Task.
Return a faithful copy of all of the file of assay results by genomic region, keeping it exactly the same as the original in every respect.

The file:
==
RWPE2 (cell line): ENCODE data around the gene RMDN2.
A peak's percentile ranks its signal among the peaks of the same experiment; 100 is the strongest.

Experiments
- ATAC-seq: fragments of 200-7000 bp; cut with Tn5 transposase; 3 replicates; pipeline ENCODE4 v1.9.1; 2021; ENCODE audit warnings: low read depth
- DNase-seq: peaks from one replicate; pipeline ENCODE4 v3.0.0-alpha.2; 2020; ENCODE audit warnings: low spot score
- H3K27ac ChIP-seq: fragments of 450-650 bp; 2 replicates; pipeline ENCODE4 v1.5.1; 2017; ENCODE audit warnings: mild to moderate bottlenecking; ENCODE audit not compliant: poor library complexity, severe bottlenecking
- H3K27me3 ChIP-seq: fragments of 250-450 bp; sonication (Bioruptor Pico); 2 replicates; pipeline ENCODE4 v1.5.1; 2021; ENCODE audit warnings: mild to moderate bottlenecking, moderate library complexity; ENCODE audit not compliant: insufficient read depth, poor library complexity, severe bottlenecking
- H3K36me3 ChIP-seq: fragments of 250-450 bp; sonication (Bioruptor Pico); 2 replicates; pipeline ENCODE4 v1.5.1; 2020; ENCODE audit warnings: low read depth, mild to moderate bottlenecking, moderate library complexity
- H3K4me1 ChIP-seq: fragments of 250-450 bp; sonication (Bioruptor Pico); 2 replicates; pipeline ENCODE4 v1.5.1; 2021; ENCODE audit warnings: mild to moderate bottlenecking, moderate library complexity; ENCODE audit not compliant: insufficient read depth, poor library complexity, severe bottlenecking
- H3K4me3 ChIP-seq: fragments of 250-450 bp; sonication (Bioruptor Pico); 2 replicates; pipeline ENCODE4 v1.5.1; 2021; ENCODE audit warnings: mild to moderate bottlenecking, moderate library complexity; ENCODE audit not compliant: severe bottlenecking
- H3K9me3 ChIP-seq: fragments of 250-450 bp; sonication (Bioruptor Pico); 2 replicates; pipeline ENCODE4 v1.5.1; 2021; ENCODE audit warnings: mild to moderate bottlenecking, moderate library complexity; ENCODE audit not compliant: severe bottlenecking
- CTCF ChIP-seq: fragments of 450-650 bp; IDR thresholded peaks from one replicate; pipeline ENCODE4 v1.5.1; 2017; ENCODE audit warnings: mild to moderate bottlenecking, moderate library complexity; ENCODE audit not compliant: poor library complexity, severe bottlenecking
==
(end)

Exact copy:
RWPE2 (cell line): ENCODE data around the gene RMDN2.
A peak's percentile ranks its signal among the peaks of the same experiment; 100 is the strongest.

Experiments
- ATAC-seq: fragments of 200-7000 bp; cut with Tn5 transposase; 3 replicates; pipeline ENCODE4 v1.9.1; 2021; ENCODE audit warnings: low read depth
- DNase-seq: peaks from one replicate; pipeline ENCODE4 v3.0.0-alpha.2; 2020; ENCODE audit warnings: low spot score
- H3K27ac ChIP-seq: fragments of 450-650 bp; 2 replicates; pipeline ENCODE4 v1.5.1; 2017; ENCODE audit warnings: mild to moderate bottlenecking; ENCODE audit not compliant: poor library complexity, severe bottlenecking
- H3K27me3 ChIP-seq: fragments of 250-450 bp; sonication (Bioruptor Pico); 2 replicates; pipeline ENCODE4 v1.5.1; 2021; ENCODE audit warnings: mild to moderate bottlenecking, moderate library complexity; ENCODE audit not compliant: insufficient read depth, poor library complexity, severe bottlenecking
- H3K36me3 ChIP-seq: fragments of 250-450 bp; sonication (Bioruptor Pico); 2 replicates; pipeline ENCODE4 v1.5.1; 2020; ENCODE audit warnings: low read depth, mild to moderate bottlenecking, moderate library complexity
- H3K4me1 ChIP-seq: fragments of 250-450 bp; sonication (Bioruptor Pico); 2 replicates; pipeline ENCODE4 v1.5.1; 2021; ENCODE audit warnings: mild to moderate bottlenecking, moderate library complexity; ENCODE audit not compliant: insufficient read depth, poor library complexity, severe bottlenecking
- H3K4me3 ChIP-seq: fragments of 250-450 bp; sonication (Bioruptor Pico); 2 replicates; pipeline ENCODE4 v1.5.1; 2021; ENCODE audit warnings: mild to moderate bottlenecking, moderate library complexity; ENCODE audit not compliant: severe bottlenecking
- H3K9me3 ChIP-seq: fragments of 250-450 bp; sonication (Bioruptor Pico); 2 replicates; pipeline ENCODE4 v1.5.1; 2021; ENCODE audit warnings: mild to moderate bottlenecking, moderate library complexity; ENCODE audit not compliant: severe bottlenecking
- CTCF ChIP-seq: fragments of 450-650 bp; IDR thresholded peaks from one replicate; pipeline ENCODE4 v1.5.1; 2017; ENCODE audit warnings: mild to moderate bottlenecking, moderate library complexity; ENCODE audit not compliant: poor library complexity, severe bottlenecking